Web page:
Bruges clears its gardens

Bruges (Belgium). From the Garden of Eden to the organized or wild gardens of today, the garden has accompanied the history of humanity and the history of art. The flagship exhibition of the Bruges Triennale, “Rebel Garden”, focuses on representations of the garden as a metaphor for our relationships with nature, today governed by the threat of self-destruction and extinction. Divided into nine chapters, it confronts ancient, modern and contemporary art by taking over the city’s three major museums in a labyrinthine journey, not always very clear but original and generating very pleasant surprises.

From refuge motive to ecological activism

At the Groeningemuseum, the subject is deployed in two rooms located one at the beginning, the other at the end of the permanent route. The garden and the artist, it is the garden as a motif of refuge or warning signal. The spectator can see himself and question himself in the installation by Roger Raveel (1921-2013) with his mirror and his empty cage, and in front of the bronze trees by Giuseppe Penone (born in 1947), the refreshing portrait of Van Gogh in her garden by Rose Wylie (born in 1934) or the photographs of Lise Duclaux (born in 1970) capturing the rebellious vegetation which insinuates itself into the interstices of the city of concrete and bitumen. The Groeninge is six centuries of Flemish and Belgian art. Between the masterpieces of Jan Van Eyck, Hieronymus Bosch, Hugo Van der Goes, Gérard David and Hans Memling, the visitor will be destabilized by the disruptive presence of the bronze plants of Caroline Coolen (born in 1975), organic forms by Maartje Korstanje (born in 1982) which take over the walls and floors, small mushroom cabinets by Sofie Muller (born in 1974), delicate sculptures which blur the boundaries between fungal organisms and genitals. With his “Jheronimus” series, Peter De Cupere (born in 1970) offers a captivating olfactory art to look at as much as to smell. Leaving the landscapes of 19th century painting, we are immersed in those of the plasticene era with the plastic reef of Maarten Vanden Eynde (born in 1977) and the nuclear power plant of the duo HeHe – Helen Evans (born in 1972) and Heiko Hansen (born 1970) –, floating on a sea of ​​clouds.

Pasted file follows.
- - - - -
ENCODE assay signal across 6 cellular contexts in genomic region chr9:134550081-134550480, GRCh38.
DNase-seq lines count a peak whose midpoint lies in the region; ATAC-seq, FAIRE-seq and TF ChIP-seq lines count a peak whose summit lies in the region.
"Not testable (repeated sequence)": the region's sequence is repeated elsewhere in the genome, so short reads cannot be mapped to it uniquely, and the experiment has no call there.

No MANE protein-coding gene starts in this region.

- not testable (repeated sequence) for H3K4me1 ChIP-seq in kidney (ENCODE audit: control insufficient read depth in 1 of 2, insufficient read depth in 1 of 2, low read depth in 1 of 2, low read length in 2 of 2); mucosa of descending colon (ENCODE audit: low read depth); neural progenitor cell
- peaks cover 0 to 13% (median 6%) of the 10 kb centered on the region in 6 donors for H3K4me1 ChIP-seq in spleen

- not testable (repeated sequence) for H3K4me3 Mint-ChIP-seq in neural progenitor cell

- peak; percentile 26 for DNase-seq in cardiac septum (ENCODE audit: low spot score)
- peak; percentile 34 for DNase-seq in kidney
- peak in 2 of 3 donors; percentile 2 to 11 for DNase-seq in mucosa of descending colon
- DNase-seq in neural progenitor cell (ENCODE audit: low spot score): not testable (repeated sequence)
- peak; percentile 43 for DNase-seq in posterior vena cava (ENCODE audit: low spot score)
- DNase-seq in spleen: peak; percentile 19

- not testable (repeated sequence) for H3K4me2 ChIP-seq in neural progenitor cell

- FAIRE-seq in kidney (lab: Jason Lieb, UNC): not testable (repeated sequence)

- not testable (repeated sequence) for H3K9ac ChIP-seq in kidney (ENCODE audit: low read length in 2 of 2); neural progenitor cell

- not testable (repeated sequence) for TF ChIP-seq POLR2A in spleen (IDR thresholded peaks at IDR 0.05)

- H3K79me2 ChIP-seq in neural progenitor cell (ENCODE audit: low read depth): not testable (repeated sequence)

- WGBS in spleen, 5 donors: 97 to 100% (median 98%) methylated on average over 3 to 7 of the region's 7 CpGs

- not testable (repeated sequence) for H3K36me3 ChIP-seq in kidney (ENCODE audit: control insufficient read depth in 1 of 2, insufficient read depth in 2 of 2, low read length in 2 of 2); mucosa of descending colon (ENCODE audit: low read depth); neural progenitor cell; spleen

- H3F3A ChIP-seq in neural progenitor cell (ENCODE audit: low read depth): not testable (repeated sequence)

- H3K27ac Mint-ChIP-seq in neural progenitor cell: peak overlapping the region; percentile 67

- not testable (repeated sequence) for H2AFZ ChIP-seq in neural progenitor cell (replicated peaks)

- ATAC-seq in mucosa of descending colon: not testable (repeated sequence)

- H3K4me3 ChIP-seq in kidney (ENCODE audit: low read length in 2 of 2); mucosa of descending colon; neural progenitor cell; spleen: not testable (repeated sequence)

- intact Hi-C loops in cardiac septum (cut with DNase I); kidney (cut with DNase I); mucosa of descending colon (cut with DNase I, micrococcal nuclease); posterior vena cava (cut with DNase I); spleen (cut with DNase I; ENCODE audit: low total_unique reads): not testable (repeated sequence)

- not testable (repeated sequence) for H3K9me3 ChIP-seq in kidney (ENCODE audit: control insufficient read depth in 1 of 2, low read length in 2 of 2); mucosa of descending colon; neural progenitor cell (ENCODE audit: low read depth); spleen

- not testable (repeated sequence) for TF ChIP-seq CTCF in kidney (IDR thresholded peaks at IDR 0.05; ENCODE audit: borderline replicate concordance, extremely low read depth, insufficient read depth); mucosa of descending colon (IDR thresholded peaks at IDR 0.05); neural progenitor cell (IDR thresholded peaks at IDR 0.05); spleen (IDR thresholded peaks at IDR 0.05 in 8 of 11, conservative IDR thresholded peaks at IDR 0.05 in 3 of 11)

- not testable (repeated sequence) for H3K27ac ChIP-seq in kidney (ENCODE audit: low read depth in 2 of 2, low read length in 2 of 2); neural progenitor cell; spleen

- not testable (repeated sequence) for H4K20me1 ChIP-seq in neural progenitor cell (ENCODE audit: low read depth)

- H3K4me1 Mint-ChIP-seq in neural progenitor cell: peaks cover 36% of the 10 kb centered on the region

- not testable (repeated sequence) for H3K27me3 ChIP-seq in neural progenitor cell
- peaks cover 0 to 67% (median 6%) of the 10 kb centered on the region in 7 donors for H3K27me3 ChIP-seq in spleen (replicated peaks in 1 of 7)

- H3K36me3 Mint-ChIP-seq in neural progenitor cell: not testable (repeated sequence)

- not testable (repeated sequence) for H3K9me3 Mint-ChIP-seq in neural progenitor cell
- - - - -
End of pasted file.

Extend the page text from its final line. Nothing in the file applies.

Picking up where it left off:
The striking grass sculpture by Per Kristian Nygård (b. 1987) in the courtyard of the Gruuthusemuseum and the recycled plastic sculptures of Tatiana Wolska (b. 1977) remind us upon entry that something is now growing crooked in the world. In the former mansion you can admire, among other things, engravings of the interior garden and old natural history textbooks which reflect the vision of nature in the 17th century, a nature that was feared as much as we admired him.

Adrien Tirtiaux, Under the Carpetview of the installation at the Bruges Triennale 2024.

© Filip Dujardin

The last part of the route, nestled in the attic of the Saint-Jean Hospital Museum, reflects the need to take care of the global garden disrupted by climate change. The sumptuous tapestry by Otobong Nkanga (born in 1974) entitled Unearthed-Sunlightevokes the regeneration of the forest devastated by megafires. The plant sculptures of Dorota Buczkowska (born 1971) demonstrate care and respect for the material that nature offers. Collector Philippe Daelemans developed a passion and fascination for the dodo, the extinct bird of Mauritius. By its inability to fly and by its eradication following the arrival of the first settlers, the large bird with the broad beak becomes the metaphor of the sixth extinction which threatens natural species. In this cabinet of curiosities there are bones, remains of extinct animals and dried-up plants, minerals, paintings and documents relating to the dodo.

Activist artists

The very last space is dedicated to climate activists. We can see a video of the performance of Emilio López-Menchero (born in 1960) in a Roman toga and wearing an olive wreath who drags signs decorated with slogans from the climate marches, in homage to the performance of the Austrian activist Waluliso (1914-1996). While on colored paper posters are the poetic slogans of Lise Duclaux which make the rhizomes of “art-ivism” grow. “The roots have no fixed ideas” Or “Our lawns are too short”, she writes.

The Bruges Triennale is also a series of installations where contemporary art meets architecture. Scattered throughout the city, there are 12 of these orders for this edition. Integrated into the urban landscape, they take the form of brick drops (Shingo Masuda + Katsuhisa Otsubo Architects), a wooden tower to ring the bell (Bangkok Project Studio) or a hidden tunnel made of recycled fabric (SO-IL ). They sometimes change the way we look at the city like this pair of giant bronze boots which seem to float on the canal (Iván Argote), this old roadway unearthed and cleared of a layer of grass which rolls up like a carpet ( Adrien Tirtiaux) or this swing located inside a stone trench in the garden of a psychiatric hospital (Mona Hatoum).

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